It's been a long time coming, but last year, WWE had thankfully retired the term "Diva," instead choosing to refer to their female talents as women, ladies, girls, but definitely something not as unflattering as the aforementioned word. While the term could be used in a complimentary way, such as when referring to female pop singers, it often takes on a negative connotation, suggesting that a person, usually female, acts like a spoiled brat, not showing any empathy for anybody, and just going their merry own way because they think they can.
Through the years, many people in the wrestling business have conducted themselves as divas, much to the chagrin of their brothers and sisters in the locker room. Who are these wrestlers, and what did they do to deserve such an unflattering title? We'll be taking a look at some of them in this list, but before that, we've got a bit of a disclaimer.
When we use the word "diva," we aren't specifically referring to female wrestlers alone. In fact, most of the wrestlers in this list are male, yet have epitomized the definition of the word, regardless of gender — someone who sees themselves as being more important than they really are, tends to make unreasonable demands, and/or tends to complain when things don't go their way. So now that we've gotten that out of the way, here are 15 wrestlers who act like, or acted like divas behind the scenes.
15 Caristico (Original Sin Cara)
If you don't recognize the above name, that happens to be the new ring name being used by Luis Urive, who was best-known in his native Mexico and in Japan as Mistico. For fans from the U.S. and the rest of the world, he's probably better-known as the original Sin Cara, patron saint of Botchamania, and one of the biggest busts in WWE history. And it's that WWE run that's also the reason why he makes this list.
See, OG Sin Cara had a less than savory reputation backstage. For one, he reportedly refused to adjust to the WWE style of wrestling. Then there was his refusal to learn English, which he defended after his WWE release by saying that he didn't like the language. If you can understand this, Mr. Urive, here's some advice: you don't have to like a foreign country's language, but you HAVE to at least make an effort to learn it when competing there.
14 Eva Marie
As it seems, Eva Marie was the last in a long line of gorgeous women hired by WWE with no wrestling skills to her name, and possibly no familiarity with any kind of wrestling product beforehand. Remember the time she referred to the current, surprise number one contender for the WWE Championship as "Ginger Mahal"? We're sure you do, and you should also be aware of how this woman is a walking heat magnet for fans due to her utter lack of improvement in any aspect of professional wrestling.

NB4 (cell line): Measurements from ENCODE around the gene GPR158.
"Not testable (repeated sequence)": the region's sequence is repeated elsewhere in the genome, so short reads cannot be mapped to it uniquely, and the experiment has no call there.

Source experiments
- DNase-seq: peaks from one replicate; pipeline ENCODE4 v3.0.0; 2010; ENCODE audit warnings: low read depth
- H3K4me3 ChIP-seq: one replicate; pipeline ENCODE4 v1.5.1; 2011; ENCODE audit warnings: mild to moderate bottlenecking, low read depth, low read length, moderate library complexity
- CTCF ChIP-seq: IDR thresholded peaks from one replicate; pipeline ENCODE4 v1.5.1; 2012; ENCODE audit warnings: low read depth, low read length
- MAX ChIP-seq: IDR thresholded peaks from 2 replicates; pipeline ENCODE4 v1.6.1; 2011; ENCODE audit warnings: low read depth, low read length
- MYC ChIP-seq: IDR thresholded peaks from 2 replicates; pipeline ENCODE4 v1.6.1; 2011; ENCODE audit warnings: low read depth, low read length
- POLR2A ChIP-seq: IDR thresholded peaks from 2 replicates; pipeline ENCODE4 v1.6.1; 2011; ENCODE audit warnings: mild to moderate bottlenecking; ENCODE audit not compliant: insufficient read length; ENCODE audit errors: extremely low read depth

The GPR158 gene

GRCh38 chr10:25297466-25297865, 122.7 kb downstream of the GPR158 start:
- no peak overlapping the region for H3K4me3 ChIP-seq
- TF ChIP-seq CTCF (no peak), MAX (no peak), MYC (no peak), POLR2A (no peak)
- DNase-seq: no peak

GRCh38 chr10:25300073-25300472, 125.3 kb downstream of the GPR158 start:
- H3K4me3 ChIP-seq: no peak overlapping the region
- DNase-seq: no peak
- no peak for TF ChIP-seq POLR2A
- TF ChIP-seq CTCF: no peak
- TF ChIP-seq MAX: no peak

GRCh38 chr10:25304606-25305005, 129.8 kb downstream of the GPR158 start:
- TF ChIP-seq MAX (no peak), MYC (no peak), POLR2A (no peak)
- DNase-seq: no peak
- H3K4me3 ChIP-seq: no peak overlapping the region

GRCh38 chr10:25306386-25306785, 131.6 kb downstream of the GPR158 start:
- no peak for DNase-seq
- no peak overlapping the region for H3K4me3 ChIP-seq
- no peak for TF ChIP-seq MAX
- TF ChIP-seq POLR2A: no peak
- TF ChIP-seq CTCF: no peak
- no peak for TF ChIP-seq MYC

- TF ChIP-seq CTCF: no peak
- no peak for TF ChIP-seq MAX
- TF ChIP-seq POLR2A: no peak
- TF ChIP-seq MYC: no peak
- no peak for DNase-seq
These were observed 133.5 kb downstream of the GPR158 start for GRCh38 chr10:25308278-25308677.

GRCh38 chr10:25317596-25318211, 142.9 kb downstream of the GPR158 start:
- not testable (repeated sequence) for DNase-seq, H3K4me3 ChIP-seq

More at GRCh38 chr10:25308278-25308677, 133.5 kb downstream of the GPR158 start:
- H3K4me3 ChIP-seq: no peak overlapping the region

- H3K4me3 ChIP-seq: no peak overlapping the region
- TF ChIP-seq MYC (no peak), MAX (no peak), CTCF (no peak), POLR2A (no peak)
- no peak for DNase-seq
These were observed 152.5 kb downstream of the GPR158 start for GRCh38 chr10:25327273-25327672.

Apparently, Eva Marie wasn't just horribly incompetent in the ring and on the mic, but a literal diva on the set of Total Divas, as Figure Four Weekly's Bryan Alvarez suggested back in 2013. She was also reported by Dave Meltzer to have lost favor with WWE's creative team due to her "undeserved ego." And now that she's apparently done with WWE, I guess it's safe to say the only thing we'll miss about Eva Marie is her SmackDown Live intro.
13 The Miz
Granted, The Miz didn't deserve to be bullied round the clock by JBL and his crew of backstage bullies when he was just starting out in WWE — nobody deserves that. But he does make this list for the way he carried himself for most of those first few years — cocky, seemingly playing up his background as a reality TV star (MTV's The Real World), and not too mindful of the rules, written and unwritten, of WWE's locker room. And he also may have been lazy too, as some have cited that as the reason why he lost his main event push, not long after winning the WWE Championship at WrestleMania XXVII.
Several years and said trip to midcard limbo later, The Miz appears to be limiting the arrogant, entitled behavior to kayfabe, as there's no one out there who plays the "male diva" like he does onscreen. And it's worked out well, or should we say, awesomely, as he's enjoyed a big-time return to relevance since last year.
We're going to have to draw some lines for this entry — we're referring to WCW-era Goldberg and a bit of WWE-era Goldberg during his first run, not the older, wiser Goldberg whose recent WWE comeback tour was a surprising success. As Chris Jericho suggested in his autobiographies, Bill Goldberg had refused to work with him back when he was the biggest draw in WCW, thinking that a smaller guy like Jericho wasn't a big enough deal. Take note that Goldberg was a guy who had little to no interest in professional wrestling back when he was in the NFL, while Jericho was, despite his youth, a well-traveled veteran who'd also competed in Mexico and the U.S. indies.
Fast forward to 2004, and Goldberg and Brock Lesnar mailed in a stinker of a match at WrestleMania XX, dogging it as everyone knew that he and Lesnar were both on the way out of WWE. But as we mentioned above, he did come back 12 years later, apparently a changed man, and genuinely thankful that WWE gave him a second chance.